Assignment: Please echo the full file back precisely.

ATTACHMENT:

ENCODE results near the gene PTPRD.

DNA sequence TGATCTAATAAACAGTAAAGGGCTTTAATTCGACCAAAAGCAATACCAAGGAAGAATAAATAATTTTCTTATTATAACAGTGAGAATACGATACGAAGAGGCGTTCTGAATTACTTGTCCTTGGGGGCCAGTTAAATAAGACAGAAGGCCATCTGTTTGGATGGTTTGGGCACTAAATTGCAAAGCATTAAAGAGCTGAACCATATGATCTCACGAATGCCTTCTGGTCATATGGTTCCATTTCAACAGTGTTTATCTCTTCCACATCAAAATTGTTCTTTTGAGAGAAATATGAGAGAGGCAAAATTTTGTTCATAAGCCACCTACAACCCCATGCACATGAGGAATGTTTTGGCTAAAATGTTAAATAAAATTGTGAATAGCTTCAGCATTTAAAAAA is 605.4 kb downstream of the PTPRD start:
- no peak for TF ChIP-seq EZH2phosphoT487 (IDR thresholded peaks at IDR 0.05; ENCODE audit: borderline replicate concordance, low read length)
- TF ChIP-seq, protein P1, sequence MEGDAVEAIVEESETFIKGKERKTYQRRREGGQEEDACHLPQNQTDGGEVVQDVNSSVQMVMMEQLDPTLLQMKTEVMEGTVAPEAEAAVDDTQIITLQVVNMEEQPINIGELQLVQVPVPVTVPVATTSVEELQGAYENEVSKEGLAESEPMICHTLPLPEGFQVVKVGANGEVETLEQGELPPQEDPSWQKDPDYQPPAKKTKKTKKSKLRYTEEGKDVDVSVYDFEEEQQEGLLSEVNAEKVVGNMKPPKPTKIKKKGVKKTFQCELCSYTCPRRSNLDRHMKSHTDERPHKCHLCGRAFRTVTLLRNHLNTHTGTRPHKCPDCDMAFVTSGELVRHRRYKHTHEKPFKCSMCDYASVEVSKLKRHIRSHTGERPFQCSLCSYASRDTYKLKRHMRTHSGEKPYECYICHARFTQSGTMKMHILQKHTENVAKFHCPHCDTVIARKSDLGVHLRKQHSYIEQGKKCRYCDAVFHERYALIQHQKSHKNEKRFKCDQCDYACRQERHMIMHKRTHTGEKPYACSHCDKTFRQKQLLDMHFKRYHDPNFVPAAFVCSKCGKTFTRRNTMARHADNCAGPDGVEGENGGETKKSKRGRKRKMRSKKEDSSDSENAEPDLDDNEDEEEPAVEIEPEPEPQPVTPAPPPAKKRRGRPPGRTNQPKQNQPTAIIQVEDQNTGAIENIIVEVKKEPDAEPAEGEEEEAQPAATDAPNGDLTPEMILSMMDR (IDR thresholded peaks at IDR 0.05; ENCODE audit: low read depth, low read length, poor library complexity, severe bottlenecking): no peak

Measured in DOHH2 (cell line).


ENCODE results near the gene PTPRD.

DNA sequence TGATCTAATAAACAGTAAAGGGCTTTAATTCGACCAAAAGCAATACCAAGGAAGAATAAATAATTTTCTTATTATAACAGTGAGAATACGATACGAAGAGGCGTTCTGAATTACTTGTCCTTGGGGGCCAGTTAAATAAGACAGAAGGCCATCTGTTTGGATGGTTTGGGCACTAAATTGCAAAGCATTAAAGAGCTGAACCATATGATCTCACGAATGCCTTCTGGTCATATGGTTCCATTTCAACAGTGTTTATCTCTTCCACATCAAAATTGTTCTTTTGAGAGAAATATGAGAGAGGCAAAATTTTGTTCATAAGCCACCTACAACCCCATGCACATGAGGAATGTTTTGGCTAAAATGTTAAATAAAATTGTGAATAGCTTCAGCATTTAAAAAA is 605.4 kb downstream of the PTPRD start:
- no peak for TF ChIP-seq EZH2phosphoT487 (IDR thresholded peaks at IDR 0.05; ENCODE audit: borderline replicate concordance, low read length)
- TF ChIP-seq, protein P1, sequence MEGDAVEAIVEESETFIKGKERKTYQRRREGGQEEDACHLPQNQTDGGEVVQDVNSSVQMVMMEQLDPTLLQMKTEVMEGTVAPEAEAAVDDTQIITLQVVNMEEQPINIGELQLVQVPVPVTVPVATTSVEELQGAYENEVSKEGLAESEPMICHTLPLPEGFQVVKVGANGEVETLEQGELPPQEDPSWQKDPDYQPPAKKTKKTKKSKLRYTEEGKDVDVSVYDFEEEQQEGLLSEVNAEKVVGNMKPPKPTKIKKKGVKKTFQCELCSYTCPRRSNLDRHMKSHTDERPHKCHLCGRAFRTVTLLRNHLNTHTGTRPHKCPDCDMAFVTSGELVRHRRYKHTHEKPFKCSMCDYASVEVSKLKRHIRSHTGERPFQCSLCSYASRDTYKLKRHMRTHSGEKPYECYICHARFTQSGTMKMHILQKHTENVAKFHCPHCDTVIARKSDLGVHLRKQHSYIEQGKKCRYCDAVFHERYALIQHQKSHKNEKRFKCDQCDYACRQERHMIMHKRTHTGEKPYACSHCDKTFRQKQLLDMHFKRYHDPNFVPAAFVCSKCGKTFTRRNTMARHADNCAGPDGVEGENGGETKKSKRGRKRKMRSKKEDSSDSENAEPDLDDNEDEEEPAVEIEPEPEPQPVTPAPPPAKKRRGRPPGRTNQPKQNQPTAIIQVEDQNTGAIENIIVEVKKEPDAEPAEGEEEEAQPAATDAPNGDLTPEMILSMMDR (IDR thresholded peaks at IDR 0.05; ENCODE audit: low read depth, low read length, poor library complexity, severe bottlenecking): no peak

Measured in DOHH2 (cell line).